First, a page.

Death. We don’t like to think about it. We certainly don’t like to talk about it.

But it is going to happen to the people and things we love. And to us. It is one of life’s few certainties!

Smiling in the face of death

Buddhist teachings remind us of the sense of impermanence and that nothing stays the same forever. The more vigorously we try to hang on to our sense of control, the harder we will fall when our world comes crashing down.

I see my acceptance as the inevitability of death as one of the greatest gifts which has come with living with my congenital heart condition. I am often reminded of the fragility of life and how easily circumstances can change.

Four years ago, I faced emergency open heart surgery to try and save my life before the infection which had been ravaging my bioprosthetic heart valve won the day. When the surgeon came into my room to talk me through what was going to happen, I felt surprisingly calm. Having described his surgical plan in detail he asked if I wanted to know about the potential complications and risks.

I remember him smiling at my response when I said something to the effect that the percentage risks were not overly important to me. The choices were to do nothing and likely die or to take a big risk and potentially live. Going through with the surgery seemed like a reasonable punt to me!

Here I am again, just a few hours from my next valve replacement, facing markedly better odds but uncertainty all the same. This procedure is elective and hence not so urgent in its timing – in fact I have waited over 14 months since it was first scheduled due to the coronavirus pandemic. I could even choose not to follow through right now and wait until my symptoms get worse.

I have had to play out the various options in my head and assess that risk versus return conundrum. Our lives are often full of choices and there isn’t always a clear-cut answer. The options are to delay and continue as I am, waiting for my symptoms to worsen and further diminish my quality of life. The alternative is to do it now, expecting the outcome to be positive but facing the possibility of complications or even death – ranked at 1 in 100 and 1 in 300 respectively to add concrete numbers to that equation.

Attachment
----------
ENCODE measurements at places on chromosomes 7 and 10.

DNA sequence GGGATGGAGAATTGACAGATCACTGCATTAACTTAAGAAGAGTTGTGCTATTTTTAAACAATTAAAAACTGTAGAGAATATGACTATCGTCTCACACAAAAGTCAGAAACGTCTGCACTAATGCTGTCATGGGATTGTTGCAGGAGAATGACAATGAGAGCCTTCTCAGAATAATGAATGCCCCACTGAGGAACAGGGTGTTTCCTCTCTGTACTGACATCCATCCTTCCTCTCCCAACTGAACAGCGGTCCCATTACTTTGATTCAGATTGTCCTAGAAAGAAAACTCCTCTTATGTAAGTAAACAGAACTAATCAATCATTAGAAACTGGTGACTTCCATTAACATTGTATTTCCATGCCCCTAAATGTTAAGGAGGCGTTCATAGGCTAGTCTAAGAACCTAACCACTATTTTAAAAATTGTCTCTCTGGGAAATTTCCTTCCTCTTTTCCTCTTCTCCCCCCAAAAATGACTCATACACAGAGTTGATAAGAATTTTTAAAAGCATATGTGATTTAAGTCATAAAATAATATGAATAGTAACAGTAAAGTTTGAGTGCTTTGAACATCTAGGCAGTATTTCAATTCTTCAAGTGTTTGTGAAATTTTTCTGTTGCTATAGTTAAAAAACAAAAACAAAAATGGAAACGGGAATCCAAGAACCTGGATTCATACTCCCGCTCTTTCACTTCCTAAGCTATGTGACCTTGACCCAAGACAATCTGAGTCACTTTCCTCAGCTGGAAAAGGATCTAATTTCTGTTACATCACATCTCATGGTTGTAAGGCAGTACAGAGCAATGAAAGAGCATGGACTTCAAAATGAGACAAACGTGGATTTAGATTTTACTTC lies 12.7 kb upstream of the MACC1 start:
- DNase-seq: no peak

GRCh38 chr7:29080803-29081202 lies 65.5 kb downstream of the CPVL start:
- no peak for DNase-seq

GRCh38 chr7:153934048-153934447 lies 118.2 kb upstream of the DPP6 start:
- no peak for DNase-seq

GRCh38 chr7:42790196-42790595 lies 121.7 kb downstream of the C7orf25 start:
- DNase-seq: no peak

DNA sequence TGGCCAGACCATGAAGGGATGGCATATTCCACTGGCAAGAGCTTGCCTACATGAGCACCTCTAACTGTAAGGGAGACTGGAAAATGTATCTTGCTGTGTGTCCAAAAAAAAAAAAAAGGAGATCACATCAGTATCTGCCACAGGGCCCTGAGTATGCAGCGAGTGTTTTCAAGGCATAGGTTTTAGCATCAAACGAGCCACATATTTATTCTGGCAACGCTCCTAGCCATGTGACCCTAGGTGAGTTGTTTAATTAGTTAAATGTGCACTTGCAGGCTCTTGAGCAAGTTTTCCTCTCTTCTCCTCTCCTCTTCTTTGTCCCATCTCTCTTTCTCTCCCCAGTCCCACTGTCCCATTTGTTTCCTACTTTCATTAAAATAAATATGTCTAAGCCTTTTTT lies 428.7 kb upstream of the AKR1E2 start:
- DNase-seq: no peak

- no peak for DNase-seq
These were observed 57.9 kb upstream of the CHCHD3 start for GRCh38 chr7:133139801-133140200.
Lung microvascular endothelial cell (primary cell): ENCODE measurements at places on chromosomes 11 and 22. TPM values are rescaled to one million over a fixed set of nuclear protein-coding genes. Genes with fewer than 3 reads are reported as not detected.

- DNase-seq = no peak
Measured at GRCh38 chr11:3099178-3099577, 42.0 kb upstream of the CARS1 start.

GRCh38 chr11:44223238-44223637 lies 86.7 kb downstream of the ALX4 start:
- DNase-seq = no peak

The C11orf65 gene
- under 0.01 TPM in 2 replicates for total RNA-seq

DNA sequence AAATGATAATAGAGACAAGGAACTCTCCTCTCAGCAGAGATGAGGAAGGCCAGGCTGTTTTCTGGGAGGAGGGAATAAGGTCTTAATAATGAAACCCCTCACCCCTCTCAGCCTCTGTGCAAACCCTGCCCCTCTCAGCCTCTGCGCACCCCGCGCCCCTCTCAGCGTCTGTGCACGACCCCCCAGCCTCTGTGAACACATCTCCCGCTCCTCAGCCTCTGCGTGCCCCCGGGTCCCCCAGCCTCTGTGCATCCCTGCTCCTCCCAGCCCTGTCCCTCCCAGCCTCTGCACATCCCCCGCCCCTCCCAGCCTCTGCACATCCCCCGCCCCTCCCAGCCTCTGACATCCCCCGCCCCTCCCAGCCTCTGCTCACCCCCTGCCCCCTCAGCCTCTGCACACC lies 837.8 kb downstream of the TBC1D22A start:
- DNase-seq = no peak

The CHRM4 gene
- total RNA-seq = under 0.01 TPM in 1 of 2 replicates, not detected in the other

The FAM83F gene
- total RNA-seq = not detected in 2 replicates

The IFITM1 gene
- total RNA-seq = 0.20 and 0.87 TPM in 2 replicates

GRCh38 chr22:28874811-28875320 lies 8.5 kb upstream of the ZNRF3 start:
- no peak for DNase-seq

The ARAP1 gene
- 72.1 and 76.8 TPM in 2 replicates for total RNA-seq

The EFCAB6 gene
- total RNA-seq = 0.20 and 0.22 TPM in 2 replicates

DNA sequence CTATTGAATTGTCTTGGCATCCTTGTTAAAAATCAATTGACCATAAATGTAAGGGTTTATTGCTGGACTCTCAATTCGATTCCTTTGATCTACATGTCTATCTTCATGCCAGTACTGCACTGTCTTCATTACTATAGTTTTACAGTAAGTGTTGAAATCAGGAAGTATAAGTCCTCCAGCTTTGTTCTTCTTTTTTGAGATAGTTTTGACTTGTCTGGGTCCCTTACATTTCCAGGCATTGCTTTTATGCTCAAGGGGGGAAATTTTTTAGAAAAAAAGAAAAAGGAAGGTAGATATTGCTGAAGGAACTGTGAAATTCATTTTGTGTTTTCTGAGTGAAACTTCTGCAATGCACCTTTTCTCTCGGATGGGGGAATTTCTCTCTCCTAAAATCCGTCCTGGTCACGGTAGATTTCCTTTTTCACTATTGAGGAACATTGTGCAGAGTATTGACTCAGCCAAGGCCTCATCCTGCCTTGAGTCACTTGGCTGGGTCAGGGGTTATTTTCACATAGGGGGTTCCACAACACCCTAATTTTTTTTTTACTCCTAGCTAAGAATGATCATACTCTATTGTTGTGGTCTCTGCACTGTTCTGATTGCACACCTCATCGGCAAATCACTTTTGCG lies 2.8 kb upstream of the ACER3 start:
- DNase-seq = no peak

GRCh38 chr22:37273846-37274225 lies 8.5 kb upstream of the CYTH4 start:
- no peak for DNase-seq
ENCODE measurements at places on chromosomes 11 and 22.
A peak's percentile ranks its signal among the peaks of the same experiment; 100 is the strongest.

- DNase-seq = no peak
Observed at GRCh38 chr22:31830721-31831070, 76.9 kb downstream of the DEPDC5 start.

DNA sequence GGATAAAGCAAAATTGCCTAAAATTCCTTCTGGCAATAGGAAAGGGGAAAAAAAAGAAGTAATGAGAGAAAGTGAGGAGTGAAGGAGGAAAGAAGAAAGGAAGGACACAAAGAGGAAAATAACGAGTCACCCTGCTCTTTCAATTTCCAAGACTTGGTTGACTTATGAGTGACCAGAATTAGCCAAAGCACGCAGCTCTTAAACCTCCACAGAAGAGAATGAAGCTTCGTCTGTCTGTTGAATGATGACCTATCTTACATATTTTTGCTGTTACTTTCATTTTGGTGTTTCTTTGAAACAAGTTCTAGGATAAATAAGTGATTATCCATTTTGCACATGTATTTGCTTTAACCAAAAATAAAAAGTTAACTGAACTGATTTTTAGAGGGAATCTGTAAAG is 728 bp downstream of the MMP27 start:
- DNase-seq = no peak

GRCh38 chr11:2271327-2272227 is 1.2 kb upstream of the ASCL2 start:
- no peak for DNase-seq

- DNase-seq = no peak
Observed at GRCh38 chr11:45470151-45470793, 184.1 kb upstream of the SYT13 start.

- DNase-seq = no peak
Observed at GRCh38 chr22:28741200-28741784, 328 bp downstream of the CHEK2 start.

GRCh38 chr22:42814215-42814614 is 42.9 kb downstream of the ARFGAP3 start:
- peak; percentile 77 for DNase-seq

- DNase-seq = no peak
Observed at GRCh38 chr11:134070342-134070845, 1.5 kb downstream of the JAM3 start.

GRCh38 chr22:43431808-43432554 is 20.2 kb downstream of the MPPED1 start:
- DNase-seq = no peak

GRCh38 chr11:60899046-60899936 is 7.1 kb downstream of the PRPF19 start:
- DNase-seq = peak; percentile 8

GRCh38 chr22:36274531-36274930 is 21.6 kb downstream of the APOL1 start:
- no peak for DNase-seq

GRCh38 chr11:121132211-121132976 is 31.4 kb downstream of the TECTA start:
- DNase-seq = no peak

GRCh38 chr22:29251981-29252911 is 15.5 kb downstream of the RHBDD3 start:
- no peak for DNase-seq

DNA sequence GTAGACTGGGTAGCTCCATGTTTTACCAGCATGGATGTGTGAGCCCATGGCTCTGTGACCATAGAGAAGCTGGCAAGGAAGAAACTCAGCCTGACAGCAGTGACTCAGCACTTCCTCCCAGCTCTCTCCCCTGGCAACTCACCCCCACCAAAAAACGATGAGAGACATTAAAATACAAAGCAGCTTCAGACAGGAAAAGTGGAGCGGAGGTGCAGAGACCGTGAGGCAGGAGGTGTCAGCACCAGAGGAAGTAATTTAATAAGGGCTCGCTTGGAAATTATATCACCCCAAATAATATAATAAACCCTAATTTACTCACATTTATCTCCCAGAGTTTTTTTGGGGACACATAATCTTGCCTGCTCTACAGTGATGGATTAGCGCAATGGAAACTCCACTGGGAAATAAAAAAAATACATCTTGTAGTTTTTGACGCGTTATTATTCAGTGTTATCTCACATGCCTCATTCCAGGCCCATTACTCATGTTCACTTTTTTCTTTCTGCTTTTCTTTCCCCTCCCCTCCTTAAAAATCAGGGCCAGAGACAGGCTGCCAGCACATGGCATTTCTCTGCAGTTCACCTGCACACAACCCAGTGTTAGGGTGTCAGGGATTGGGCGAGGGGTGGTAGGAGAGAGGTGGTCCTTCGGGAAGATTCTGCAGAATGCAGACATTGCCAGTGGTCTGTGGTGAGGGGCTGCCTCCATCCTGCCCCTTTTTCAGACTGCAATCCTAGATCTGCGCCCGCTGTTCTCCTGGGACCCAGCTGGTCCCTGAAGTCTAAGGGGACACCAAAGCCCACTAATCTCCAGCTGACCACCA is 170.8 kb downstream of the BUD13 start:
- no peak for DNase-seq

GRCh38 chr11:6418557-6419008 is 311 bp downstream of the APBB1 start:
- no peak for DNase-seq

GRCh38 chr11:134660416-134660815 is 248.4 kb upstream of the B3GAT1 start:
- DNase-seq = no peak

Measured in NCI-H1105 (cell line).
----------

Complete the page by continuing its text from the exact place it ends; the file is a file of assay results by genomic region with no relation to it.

Our choices are very personal, and what is right for one person may be different for another. Equally, our decisions may change over time, based on our circumstances, values and experience.

Luckily, I have not had to figure this out alone. I have a congenital cardiologist I respect and trust, and what he describes as a partnership where we reach these decisions together. I can access to multiple scientific articles and research papers to back up my understanding. Perhaps most importantly, I am privileged to have amazing friends and family with whom I can talk through my feelings and concerns.

I was on the phone with a great friend last night and she asked me if I was scared? Now in case you are expecting me to give the bravado answer of ‘no’, I will share that I said ‘yes’. I would be lying if I said otherwise. The difference for me is that this is not a paralysing fear or something which plays continuously on my mind.

I accept death as a possibility, but at the same time fully intend to live!I can’t know what the future holds, and sometimes this feels a bit like a gambling game where the stakes are not financial but potentially fatal.

If we really think about it, every moment of our lives comes with some element of risk. I could drop dead of a heart attack whilst writing this. I could fall down the stairs on the way to the kitchen to make a cup of tea. I could get electrocuted turning on the kettle. A meteor could drop out of the sky and crash through the ceiling, killing me instantly.

Alright, so the chances of each of them happening is increasingly remote, but you get my point. Life is filled with risk and whether we like it or not, we are making judgements based around it every day.

I am not one to push the boundaries too far or be reckless, but perhaps my multiple brushes with death have given me a greater fear of not really living, rather than a fear of dying! I am pragmatic and honest in my approach. This is my one life, and I am not getting out of here alive.

Bad things will happen to us all when we least expect or deserve it. The same will be true of good things. That is the reality of how little control we really have. Far from being a reason to throw up our arms and sit back – the laisse faire, what will be will be, lazy answer for people who rarely reach their full potential – my suggestion is that we don’t hugely weight a specific outcome, but rather invest in living the best life that we can every day.

I can’t control every aspect of my future. I know my beginning and there will certainly be an end. The life in between is mine to fill out however I choose.The only failure for me would be to waste it.

The fabulous thing about embracing the probability of death is that it frees us up to dive fully into our life as it is now. If you acknowledge that death is around the corner (as it is for us all!), you begin to truly celebrate the wonder in every day. You don’t put off doing things which might increase your happiness. You learn what is important to you and focus on that. You stop ‘sweating the small stuff’ as the popular saying goes.

And maybe, just maybe, this facing up to the reality of death gives us all the kick in the pants we need to get out of our own way and follow our dreams.